Saint Mary’s, Notre Dame fall in annual college rankings
By Matt Smith and Noreen Gillespie
Ending a five-year run as the top-ranked Best Midwest Regional Liberal Arts College by U.S. News and World Report, Saint Mary’s fell to No. 2 in the 2000 rankings.
“To be ranked second among 139 colleges in our category by any standard is impressive,” said Saint Mary’s president Marilou Eldred.
Saint Mary’s ranked second behind Hillsdalle College of Hillsdale, Mich., a four year private, co-educational liberal arts college. Hillsdale ranked second behind Saint Mary’s in 1999.
Slipping into second by one percentage point, the factors that define the identity of a college play a large role in deciding those rankings, emphasized Eldred.
“There are many elements that define a top school, both tangible and intangible,” she said.
“A single percentage point between ourselves and the number one Midwest Regional Liberal Arts College is minor. We are pleased with our success and secure in our direction, and congratulate other colleges that are also serving their students well.”
Saint Mary’s has held a top-10 spot in the rankings since the survey’s beginning in 1986. The only other college to match Saint Mary’s five-year streak in the top spot of any category is Susquehanna University of Pennsylvania. Saint Mary’s tied Susquehanna’s record with their 1997-98 ranking.
U.S. News and World Report tabulates the rankings first by combining results of a reputational survey. The survey is completed by 1,400 accredited four-year colleges and universities which provide the magazine with educational data about the institutions.
College presidents, provosts, and deans of admission are asked to rate the schools that fall into their own categories. These surveys weight 25 percent of the final tally.
Data collected measuring academic quality, graduation rates, faculty resources, freshman retention weight for the final 75 percent of the score.
U.S. News and World Report ranks several colleges in a variety of categories annually. The full report is available at newsstands.
In an annual ranking of national Universities conducted by U.S. News and World Report magazine, Notre Dame dropped from number 18 to 19.
According to the magazine, the survey is based solely on evidence given to the magazine by each university.
Rich Folkers of U.S. News and World Report explains that little is left to opinion when the final rankings are compiled.
“We base everything on hard evidence, and there is an exact science to it,” said Folkers.
The hard evidence makes it clear that in general, Notre Dame’s competitors have shown greater improvement than the University has this year. While Notre Dame’s student retention rates and faculty resources were among the highest in the country, the University’s student selectivity rating dropped by a fraction. Other categories used in the rankings include alumni giving rates and financial resources.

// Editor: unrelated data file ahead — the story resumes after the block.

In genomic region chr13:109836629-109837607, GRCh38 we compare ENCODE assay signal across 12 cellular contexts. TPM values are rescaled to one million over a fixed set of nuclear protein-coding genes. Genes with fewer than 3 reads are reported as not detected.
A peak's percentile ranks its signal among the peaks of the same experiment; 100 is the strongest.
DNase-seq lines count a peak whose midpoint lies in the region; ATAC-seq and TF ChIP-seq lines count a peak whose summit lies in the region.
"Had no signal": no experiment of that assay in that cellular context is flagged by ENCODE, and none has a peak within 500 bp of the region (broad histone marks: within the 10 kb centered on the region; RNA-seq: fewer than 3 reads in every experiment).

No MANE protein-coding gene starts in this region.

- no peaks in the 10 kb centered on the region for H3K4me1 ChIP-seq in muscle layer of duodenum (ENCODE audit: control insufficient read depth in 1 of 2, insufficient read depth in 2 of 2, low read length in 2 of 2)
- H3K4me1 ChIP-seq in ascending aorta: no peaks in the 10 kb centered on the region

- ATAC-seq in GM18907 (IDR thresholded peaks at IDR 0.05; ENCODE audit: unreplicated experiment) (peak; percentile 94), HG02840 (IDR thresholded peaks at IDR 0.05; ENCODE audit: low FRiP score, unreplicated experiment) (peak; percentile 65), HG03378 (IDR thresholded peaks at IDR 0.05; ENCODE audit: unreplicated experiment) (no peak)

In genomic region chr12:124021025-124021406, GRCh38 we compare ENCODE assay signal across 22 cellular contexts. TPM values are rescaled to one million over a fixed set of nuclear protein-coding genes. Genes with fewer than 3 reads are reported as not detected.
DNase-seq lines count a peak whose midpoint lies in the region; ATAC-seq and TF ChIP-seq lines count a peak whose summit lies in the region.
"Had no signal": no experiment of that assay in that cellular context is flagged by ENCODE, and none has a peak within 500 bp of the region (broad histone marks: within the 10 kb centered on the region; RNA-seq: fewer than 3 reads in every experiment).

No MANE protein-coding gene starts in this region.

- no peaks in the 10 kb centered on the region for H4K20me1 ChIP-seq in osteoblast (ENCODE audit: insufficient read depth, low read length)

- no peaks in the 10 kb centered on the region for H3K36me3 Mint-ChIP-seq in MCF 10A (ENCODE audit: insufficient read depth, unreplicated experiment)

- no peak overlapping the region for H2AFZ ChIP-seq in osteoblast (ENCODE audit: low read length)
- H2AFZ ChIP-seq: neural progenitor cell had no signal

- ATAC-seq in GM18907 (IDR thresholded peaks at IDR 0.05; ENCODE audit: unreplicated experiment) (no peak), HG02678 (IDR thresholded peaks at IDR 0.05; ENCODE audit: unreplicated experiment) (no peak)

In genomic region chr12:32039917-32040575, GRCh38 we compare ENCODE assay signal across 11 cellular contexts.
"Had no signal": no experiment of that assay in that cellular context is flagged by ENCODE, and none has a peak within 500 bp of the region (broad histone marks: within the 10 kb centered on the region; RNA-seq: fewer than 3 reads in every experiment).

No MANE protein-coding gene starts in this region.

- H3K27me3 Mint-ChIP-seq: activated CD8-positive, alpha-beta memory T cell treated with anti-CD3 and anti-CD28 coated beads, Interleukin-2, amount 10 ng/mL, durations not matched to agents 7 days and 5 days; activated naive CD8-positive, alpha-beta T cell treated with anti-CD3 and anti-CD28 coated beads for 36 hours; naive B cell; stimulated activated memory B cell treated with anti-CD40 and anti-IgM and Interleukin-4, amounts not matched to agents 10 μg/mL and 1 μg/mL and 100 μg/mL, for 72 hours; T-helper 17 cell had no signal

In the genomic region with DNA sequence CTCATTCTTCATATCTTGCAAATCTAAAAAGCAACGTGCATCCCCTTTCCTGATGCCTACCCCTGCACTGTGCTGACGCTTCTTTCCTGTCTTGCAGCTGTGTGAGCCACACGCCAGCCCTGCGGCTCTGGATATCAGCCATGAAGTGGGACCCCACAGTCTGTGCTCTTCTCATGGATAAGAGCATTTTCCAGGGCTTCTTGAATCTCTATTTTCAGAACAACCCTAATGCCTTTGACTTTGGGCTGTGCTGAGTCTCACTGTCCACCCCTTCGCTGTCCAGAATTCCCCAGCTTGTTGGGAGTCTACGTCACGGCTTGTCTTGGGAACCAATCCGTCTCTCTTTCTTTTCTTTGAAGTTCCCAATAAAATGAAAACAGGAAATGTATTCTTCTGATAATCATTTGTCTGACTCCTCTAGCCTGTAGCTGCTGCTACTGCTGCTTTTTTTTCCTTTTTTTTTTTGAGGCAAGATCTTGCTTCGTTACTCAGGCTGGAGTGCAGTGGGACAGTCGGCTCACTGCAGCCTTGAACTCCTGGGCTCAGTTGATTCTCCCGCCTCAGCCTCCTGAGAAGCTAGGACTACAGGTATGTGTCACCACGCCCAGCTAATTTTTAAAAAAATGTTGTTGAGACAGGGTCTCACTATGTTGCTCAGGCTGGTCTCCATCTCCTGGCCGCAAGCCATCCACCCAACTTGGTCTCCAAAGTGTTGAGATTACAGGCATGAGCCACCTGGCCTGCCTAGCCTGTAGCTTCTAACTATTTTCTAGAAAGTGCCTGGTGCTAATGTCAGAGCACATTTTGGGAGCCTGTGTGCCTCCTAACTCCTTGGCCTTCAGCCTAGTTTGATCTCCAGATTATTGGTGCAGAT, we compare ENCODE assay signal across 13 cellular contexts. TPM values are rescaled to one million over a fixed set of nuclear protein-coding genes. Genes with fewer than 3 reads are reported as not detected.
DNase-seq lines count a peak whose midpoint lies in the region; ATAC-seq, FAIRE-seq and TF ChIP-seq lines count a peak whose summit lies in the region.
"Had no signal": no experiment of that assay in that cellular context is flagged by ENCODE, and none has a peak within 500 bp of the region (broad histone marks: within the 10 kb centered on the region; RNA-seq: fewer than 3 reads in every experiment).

Most of the data for the final ranking is derived from a complex survey completed by individuals in each university’s public relations department.
Dennis Brown, associate director of Public Relations at Notre Dame, is not too concerned with this year’s one-position drop, but stresses that the survey is not as objective as most people would believe.
“There are things in [the survey] based on people’s subjective opinions,” he said. The academic reputation category, which accounts for 25% of the final rankings, is based on a survey asking the opinion of university presidents, provosts and admissions directors.
Last year Rice University was tied at 18 with Notre Dame, but this year Rice leaped to 14.
Bob Morse, director of research for U.S. News and World Report stresses that the rankings should be used as just one of many tools for college selection.
“We try to design the list as an aide to the student, but just one of many available,” he said
“A one-position drop isn’t even one percent of the total field,” Morse stresses. “Notre Dame has remained consistent over the past few years, whereas some other schools have seen dramatic movement in the rankings.”
Brown adds that “most of the ebbs and flows in the rankings are due to changes in [the magazine’s] methodology, “rather than changes in school policies.
An interesting reason that the University may not be higher is that the rankings do not take into account any revenue from sports, nor do they include renovations and additions such as the new $20 million Hammes Notre Dame bookstore or the modernized Main Building.
Regardless of this, Brown feels that Notre Dame always belongs “somewhere in the top 20.” In the past, the University has fluctuated from a high of 16th to a low in the mid-30s in the yearly rankings.
All News Stories for Friday, August 27, 1999